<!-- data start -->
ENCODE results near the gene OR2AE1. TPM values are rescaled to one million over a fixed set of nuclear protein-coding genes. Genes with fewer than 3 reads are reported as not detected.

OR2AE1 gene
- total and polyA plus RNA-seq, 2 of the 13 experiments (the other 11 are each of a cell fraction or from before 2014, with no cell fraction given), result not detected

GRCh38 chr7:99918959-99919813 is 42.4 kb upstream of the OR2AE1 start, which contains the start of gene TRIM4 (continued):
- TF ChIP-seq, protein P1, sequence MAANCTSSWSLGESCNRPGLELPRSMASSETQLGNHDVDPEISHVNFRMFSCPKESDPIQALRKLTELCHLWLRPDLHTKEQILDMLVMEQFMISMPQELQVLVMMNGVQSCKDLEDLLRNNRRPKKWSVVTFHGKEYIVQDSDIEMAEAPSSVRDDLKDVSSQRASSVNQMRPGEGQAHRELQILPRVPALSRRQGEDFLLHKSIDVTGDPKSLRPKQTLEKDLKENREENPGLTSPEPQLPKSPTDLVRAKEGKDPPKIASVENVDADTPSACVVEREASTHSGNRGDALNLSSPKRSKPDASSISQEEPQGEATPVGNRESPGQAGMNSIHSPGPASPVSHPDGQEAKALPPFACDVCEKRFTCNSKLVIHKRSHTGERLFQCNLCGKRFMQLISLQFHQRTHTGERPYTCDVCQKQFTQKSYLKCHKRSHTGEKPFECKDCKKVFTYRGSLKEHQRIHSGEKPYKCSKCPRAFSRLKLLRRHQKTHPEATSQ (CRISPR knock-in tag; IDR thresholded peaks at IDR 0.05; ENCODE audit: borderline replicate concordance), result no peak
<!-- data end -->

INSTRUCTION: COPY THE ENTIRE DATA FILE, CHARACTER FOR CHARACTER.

ENCODE results near the gene OR2AE1. TPM values are rescaled to one million over a fixed set of nuclear protein-coding genes. Genes with fewer than 3 reads are reported as not detected.

OR2AE1 gene
- total and polyA plus RNA-seq, 2 of the 13 experiments (the other 11 are each of a cell fraction or from before 2014, with no cell fraction given), result not detected

GRCh38 chr7:99918959-99919813 is 42.4 kb upstream of the OR2AE1 start, which contains the start of gene TRIM4 (continued):
- TF ChIP-seq, protein P1, sequence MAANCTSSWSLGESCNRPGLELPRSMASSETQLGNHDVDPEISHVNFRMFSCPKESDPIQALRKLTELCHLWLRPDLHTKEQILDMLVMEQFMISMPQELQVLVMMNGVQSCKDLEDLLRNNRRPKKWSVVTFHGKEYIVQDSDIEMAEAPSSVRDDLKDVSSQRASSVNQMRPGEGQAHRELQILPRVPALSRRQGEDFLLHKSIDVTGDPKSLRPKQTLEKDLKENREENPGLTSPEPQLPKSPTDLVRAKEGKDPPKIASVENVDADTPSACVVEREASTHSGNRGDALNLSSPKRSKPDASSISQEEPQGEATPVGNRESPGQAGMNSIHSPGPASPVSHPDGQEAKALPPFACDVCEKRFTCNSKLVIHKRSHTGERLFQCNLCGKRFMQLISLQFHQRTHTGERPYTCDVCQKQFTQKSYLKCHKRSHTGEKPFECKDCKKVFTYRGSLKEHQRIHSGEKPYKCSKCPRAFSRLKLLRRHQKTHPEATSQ (CRISPR knock-in tag; IDR thresholded peaks at IDR 0.05; ENCODE audit: borderline replicate concordance), result no peak